Malicious spam is adapting to the pandemic

Phishing campaigns remain on the offensive as the Covid-19 pandemic continues on a global level. Researchers at Bitdefender reveals that attackers are adapting their messages to reach as many people as possible during this time. The majority of phishing campaigns use a blast approach through the use of zombie bot networks that send thousands of phishing emails to previously leaked emails in various data breaches.

Now with healthcare organisations, including hospitals, pharmaceutical companies and distributors of medical supplies in their sights, malicious emails are overflowing into other unsuspecting victims. Attackers have crafted a message that simply says the following:

“Your package has reached our warehouse and due to coronavirus outbreak, you will need to come to our warehouse to get it, check the attachment for details.”

This type of message isn’t going away and the cybercrime industry will seek to capitalise through the ongoing phases of this pandemic.

New Dell BIOS protection against attacks

Dell announced a new enterprise-level technology platform to protect the security of employees working from home, specifically a protection tool against BIOS attacks. This tool is the Dell SafeBIOS Events & Indicators of Attack (IoA). Dell said that due to the impact of the new coronavirus, many people are now forced to work from home, and cybercriminals are changing the way they work to destroy terminals and steal data.

This tool can quickly detect and identify changes in employee BIOS configurations. When an anomaly is detected, it will quickly report related events to the enterprise network administrator, so that the administrator can cut off the threatened terminal and continue to connect to the enterprise network architecture. After a security threat occurs, the administrator can also contact employees for disposal to ensure that attackers cannot steal key corporate information through employees working from home!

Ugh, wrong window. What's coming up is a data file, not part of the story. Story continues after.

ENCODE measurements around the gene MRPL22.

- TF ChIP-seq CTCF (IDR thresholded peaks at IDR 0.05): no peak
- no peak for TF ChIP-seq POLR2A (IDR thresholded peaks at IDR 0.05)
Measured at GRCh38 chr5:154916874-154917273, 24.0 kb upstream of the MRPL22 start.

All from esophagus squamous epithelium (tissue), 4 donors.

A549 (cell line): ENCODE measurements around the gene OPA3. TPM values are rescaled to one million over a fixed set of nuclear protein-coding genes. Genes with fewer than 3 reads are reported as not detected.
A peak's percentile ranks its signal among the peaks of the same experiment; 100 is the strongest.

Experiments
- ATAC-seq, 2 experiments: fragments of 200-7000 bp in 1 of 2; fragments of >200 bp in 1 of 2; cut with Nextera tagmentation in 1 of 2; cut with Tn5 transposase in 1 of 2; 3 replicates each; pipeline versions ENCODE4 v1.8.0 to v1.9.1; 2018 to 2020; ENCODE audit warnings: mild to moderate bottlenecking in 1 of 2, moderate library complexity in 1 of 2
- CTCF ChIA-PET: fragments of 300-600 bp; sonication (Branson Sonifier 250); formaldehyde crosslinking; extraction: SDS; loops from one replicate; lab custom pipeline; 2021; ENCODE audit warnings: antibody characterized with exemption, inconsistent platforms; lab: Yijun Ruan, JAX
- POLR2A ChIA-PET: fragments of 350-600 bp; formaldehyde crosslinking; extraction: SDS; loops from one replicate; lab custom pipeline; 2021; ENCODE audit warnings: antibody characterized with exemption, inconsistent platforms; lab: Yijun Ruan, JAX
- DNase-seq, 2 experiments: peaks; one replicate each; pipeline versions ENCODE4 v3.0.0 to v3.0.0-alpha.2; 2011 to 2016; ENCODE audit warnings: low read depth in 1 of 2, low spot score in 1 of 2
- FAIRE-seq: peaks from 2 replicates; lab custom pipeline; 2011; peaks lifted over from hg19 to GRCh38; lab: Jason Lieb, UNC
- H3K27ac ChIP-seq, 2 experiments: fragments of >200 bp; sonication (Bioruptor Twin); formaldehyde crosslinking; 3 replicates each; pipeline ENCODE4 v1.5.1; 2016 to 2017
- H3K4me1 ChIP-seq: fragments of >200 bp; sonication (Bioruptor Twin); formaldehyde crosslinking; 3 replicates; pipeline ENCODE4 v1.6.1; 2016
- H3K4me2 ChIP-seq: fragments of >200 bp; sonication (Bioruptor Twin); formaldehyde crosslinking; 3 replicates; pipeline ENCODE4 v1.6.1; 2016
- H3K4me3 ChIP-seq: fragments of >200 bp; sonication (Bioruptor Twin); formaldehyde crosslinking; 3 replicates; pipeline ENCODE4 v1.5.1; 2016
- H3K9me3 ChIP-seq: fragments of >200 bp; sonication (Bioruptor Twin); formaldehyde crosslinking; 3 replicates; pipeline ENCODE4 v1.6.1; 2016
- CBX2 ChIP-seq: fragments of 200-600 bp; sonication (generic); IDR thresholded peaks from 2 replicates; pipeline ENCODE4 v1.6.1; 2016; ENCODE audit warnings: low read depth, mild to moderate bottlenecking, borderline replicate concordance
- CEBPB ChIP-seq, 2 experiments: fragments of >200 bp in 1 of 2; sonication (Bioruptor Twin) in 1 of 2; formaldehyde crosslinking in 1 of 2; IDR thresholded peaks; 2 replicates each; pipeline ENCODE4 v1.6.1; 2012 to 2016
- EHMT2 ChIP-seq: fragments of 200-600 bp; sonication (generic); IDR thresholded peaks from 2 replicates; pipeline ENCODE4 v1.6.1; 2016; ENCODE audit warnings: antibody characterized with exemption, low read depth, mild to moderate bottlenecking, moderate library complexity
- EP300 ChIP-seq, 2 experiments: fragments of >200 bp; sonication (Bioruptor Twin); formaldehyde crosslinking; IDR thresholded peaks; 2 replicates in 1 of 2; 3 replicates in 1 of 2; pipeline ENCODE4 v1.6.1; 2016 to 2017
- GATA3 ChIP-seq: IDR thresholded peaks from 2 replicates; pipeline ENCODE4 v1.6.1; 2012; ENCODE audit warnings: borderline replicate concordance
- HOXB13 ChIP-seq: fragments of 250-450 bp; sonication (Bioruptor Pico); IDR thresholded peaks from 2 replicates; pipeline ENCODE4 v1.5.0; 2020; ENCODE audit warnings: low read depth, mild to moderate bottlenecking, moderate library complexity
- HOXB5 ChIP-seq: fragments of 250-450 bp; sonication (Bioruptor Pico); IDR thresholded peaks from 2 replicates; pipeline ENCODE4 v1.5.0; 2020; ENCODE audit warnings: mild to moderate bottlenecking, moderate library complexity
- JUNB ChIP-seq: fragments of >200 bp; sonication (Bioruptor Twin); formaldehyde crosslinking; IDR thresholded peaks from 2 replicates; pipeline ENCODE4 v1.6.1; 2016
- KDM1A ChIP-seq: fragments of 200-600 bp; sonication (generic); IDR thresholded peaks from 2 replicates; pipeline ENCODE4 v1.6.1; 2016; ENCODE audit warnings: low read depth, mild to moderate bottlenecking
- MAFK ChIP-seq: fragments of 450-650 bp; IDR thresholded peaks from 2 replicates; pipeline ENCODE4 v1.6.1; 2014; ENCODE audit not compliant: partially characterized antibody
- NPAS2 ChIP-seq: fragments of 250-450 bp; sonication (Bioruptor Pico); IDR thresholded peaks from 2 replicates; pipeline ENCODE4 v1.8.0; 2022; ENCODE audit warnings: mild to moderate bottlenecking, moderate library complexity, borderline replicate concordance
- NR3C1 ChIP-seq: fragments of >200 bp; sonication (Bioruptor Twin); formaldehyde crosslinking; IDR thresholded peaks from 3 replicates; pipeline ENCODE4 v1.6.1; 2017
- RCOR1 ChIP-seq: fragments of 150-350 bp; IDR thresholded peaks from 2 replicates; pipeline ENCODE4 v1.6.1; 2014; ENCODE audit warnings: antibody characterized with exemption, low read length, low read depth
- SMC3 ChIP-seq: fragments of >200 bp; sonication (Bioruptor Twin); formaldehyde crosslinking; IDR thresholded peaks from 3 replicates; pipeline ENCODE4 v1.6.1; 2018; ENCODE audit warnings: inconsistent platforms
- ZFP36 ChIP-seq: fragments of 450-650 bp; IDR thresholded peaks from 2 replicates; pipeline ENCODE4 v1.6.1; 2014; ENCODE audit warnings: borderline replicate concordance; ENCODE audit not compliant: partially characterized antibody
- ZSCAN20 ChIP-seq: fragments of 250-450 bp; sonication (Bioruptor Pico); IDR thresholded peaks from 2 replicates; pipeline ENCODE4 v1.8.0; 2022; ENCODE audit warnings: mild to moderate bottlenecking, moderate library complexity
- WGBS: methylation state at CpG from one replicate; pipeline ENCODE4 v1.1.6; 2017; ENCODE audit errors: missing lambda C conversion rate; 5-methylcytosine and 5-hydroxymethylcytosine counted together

4 million credentials from Quidd found on dark webb

Researchers at Risk Based Security discovered a data breach on a prominent deep web hacking forum, which revealed email addresses, usernames and bcrypt hashed passwords for Quidd, an online company that deals in digital collectables from brands including Disney and DC Comics. 

The use of bcrypt encryption will make commercial use of the credentials more difficult, but far from impossible. Many of the compromised accounts are linked to Microsoft, Virgin Media, Accenture, Experian and AIG. The leaked data is not yet up for sale, but currently, access is unrestricted on the dark web. Soon enough, cybercriminals will exploit this data and try their luck using the credentials to gain access to other accounts.

If you have a Quidd account and use the same password for other accounts too, change your password everywhere. And remember to not use the same password for multiple accounts.

IoT ‘dark_nexus’ botnet emerging

Cybersecurity researchers at Bitdefender have discovered a new emerging IoT botnet. The botnet, named "dark_nexus", works by employing credential stuffing attacks against a variety of devices, such as routers, video recorders and cameras, to co-opt them into the botnet.